"She was just an old lady, and Allah replaced her with a better one for you."  By a better one, she meant herself, for she was a young maiden when the Prophet married her, while Khadijah was a twice widow 15 years his senior when Muhammad married her.

"Indeed Allah did not grant me better than her; she accepted me when people rejected me, she believed in me when people doubted me, she shared her wealth with me when people deprived me, and Allah granted me children only through her."  He replied, equally irritated with Aisha's remark.

After that incident, Aisha learnt to keep quiet whenever Khadijah's name was mentioned.

When someone like that died, we couldn't imagine how great the loss, and how deep the sorrow the Prophet must have felt.  The loss he felt was probably not any lesser than felt by Shah Jahan when his beloved wife, Mumtaz Mahal, died, except that the Prophet did not build a monument in her memory.

The death of Abu Talib, however, brings different implication, and this requires some explanation.  We shall cover it in the second part.

The End of Part 1


  1. good one manD.... can't wait to read part 2... and so on

  2. Nice to hear that some are waiting for the Part 2. You shall not be waiting for long. InsyaAllah by tomorrow or the latest thursday it will be published here.

  3. I have found one thing missing.

    The mention of "Sallahu Alaihi Wasallam" on the name of Prophet Muhammad (Sallahu Alaihi Wasallam).

    I have an objection to one your remarks

    "If they face great difficulties, earlier communities encountered worse."

    The communities of Prophet Muhammad (Sallahu alaihi wasallam) faced more difficulties than the communities of all other Prophet (Peace be upon them all).

    I have a suggestion as well.

    It would be good to use the Islamic names of the Prophets first and specifying the Christian names in brackets like Prophet Yusuf (alaihissalam) [Joseph]; Prophet Ibrahim (alaihissalam) [Abraham].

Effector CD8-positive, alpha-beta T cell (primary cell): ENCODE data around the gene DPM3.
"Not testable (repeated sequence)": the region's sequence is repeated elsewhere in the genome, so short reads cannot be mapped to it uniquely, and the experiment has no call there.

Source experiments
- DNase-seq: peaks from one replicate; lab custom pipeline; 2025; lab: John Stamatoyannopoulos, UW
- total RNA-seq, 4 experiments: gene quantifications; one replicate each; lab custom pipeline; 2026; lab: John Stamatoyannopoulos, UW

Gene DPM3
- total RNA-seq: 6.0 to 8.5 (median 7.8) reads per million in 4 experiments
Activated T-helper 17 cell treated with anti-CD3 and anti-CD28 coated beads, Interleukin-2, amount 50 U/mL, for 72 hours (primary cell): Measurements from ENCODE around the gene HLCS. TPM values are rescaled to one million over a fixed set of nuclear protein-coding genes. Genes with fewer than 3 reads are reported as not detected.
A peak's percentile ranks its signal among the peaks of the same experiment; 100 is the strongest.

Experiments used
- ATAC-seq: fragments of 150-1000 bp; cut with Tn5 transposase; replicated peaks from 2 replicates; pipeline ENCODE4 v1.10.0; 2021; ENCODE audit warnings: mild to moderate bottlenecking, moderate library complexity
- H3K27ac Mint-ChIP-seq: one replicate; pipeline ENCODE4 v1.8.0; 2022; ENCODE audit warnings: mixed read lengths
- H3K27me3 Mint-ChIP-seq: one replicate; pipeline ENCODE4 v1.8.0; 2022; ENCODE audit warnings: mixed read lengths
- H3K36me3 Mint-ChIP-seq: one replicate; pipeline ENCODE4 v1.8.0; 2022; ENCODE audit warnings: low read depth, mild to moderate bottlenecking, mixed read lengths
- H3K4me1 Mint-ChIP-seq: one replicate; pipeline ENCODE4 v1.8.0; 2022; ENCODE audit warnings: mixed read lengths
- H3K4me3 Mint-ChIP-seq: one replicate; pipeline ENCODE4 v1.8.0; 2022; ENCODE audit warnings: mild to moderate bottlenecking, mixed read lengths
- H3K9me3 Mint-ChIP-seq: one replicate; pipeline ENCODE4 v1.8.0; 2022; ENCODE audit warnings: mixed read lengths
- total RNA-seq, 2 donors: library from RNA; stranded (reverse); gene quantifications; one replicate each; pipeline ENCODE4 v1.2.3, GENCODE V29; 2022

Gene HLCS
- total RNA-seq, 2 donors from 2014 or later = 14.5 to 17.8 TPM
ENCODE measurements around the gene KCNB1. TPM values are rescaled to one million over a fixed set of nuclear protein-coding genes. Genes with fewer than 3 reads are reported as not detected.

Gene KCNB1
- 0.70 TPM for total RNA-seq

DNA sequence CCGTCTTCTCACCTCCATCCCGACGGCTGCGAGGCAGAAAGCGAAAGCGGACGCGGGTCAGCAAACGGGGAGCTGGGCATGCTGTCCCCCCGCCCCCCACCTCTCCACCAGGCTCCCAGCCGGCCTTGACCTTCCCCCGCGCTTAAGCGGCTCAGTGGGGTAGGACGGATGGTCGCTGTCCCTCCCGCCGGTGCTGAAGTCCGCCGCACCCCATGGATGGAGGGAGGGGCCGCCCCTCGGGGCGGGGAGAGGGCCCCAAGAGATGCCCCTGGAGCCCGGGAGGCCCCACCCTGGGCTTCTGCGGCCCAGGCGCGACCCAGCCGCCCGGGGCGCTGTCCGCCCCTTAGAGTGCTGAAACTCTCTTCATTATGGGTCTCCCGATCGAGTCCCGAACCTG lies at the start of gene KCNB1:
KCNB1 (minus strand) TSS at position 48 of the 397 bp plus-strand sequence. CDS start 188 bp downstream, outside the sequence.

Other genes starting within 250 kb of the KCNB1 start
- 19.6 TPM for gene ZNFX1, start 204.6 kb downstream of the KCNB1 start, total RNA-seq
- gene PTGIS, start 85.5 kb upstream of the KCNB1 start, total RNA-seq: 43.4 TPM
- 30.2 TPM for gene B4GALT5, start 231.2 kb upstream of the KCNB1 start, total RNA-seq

- Imran Ali

    1. Thank you for the reminder my friend.

      I hope to be excused and pray to be forgiven for not putting the formula Sallalahu alahi wassalam everytime the name of the Prophet is mentioned. It is not a show of disrespect, but to facilitate the smoothness in writing and reading in English for a medium like blog. The readers can recite that silently for the reward.

      As for your objection, my line has to be read within the context. It was meant to illustrate, not to compare. If comparison is to be made, an argument can be put forward that the members of the pit (ashab al ukhdud) experienced no better, for all of them were thrown into the burning pit.

      As for your suggestion, you have a point. Sometimes I use the Islamic names first before the English ones. I hope I am forgiven for not being very consistent in that usage.

  4. how can you compare the prophet's (Sallalahu alahi wassalam) love and affection for his wife, with that of Shah Jahan's. I mean you cannot compare our prophet(Sallalahu alahi wassalam) with any other ordinary man. there can simply be no comparison.

  5. is such statements as these, that the prophet saww thought he had gone mad and possessed by a devil that make islam the subject of ridicule by non muslims. If Isa(as) knew that he was a prophet in the cradle, then surely the last holy prophet knew he was a prophet too. if you research on his childhood, you will find that he used to be visited by angels and that he was a very different child than other children his age. he knew he was a prophet but waited for allah swt to instruct him on when to announce this. he did not need any christian priest or anyone else to tell him he was a prophet! these accusations that he thought he was going mad etc ( there are other sites that accuse him of wanting him to throw himself off a mountain astaghfirullah) were concoted in later years to show him as a man who made mistakes and was unsure of himself, so that when other leaders made mistakes or were unsure of themselves, it would'nt look so bad on them. Mohamed saww was a perfect complete human being who acted and spoke only on the directions of the almighty. May allah swt give us all the tawfiq to learn about him from authentic sources and to be able to emulate him.

    1. Noted your concern. Both Bukhari and Ibnu Ishaq, considered among the most authentic authors, did mention about his fear or grave concern after being visited for the first time by Archangel Gabriel. As for the enemy of Islam, no need to be bothered with them. One way or another they will find fault with our Prophet, or at least disbelieve in him. On our part, we need not fear the truth. It is because the Prophet is human, with human feelings, fears and frailty that made him great.